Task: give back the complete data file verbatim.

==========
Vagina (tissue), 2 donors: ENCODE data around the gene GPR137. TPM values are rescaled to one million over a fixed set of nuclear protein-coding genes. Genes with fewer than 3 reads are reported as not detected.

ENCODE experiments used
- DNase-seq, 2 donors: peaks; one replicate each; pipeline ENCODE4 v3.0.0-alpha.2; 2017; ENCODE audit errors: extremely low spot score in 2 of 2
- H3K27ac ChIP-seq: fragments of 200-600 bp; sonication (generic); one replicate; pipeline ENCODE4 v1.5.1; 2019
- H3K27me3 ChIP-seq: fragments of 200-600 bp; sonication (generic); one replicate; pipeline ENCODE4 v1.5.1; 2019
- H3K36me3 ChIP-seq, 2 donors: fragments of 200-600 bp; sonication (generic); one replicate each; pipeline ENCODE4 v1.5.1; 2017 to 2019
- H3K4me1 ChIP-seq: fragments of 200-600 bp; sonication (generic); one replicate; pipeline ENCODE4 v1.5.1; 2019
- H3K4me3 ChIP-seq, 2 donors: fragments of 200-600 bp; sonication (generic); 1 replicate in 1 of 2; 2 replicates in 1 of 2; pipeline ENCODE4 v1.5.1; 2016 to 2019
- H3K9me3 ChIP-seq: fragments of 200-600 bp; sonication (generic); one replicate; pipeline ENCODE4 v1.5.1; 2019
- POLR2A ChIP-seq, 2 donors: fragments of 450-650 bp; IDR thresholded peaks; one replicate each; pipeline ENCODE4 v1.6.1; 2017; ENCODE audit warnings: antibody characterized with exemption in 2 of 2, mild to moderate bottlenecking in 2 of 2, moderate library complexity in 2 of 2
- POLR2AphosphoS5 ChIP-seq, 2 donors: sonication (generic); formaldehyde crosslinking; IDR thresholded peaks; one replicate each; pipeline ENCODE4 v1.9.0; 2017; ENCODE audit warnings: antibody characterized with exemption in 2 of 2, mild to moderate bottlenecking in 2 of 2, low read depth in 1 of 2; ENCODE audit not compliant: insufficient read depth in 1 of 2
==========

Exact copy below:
Vagina (tissue), 2 donors: ENCODE data around the gene GPR137. TPM values are rescaled to one million over a fixed set of nuclear protein-coding genes. Genes with fewer than 3 reads are reported as not detected.

ENCODE experiments used
- DNase-seq, 2 donors: peaks; one replicate each; pipeline ENCODE4 v3.0.0-alpha.2; 2017; ENCODE audit errors: extremely low spot score in 2 of 2
- H3K27ac ChIP-seq: fragments of 200-600 bp; sonication (generic); one replicate; pipeline ENCODE4 v1.5.1; 2019
- H3K27me3 ChIP-seq: fragments of 200-600 bp; sonication (generic); one replicate; pipeline ENCODE4 v1.5.1; 2019
- H3K36me3 ChIP-seq, 2 donors: fragments of 200-600 bp; sonication (generic); one replicate each; pipeline ENCODE4 v1.5.1; 2017 to 2019
- H3K4me1 ChIP-seq: fragments of 200-600 bp; sonication (generic); one replicate; pipeline ENCODE4 v1.5.1; 2019
- H3K4me3 ChIP-seq, 2 donors: fragments of 200-600 bp; sonication (generic); 1 replicate in 1 of 2; 2 replicates in 1 of 2; pipeline ENCODE4 v1.5.1; 2016 to 2019
- H3K9me3 ChIP-seq: fragments of 200-600 bp; sonication (generic); one replicate; pipeline ENCODE4 v1.5.1; 2019
- POLR2A ChIP-seq, 2 donors: fragments of 450-650 bp; IDR thresholded peaks; one replicate each; pipeline ENCODE4 v1.6.1; 2017; ENCODE audit warnings: antibody characterized with exemption in 2 of 2, mild to moderate bottlenecking in 2 of 2, moderate library complexity in 2 of 2
- POLR2AphosphoS5 ChIP-seq, 2 donors: sonication (generic); formaldehyde crosslinking; IDR thresholded peaks; one replicate each; pipeline ENCODE4 v1.9.0; 2017; ENCODE audit warnings: antibody characterized with exemption in 2 of 2, mild to moderate bottlenecking in 2 of 2, low read depth in 1 of 2; ENCODE audit not compliant: insufficient read depth in 1 of 2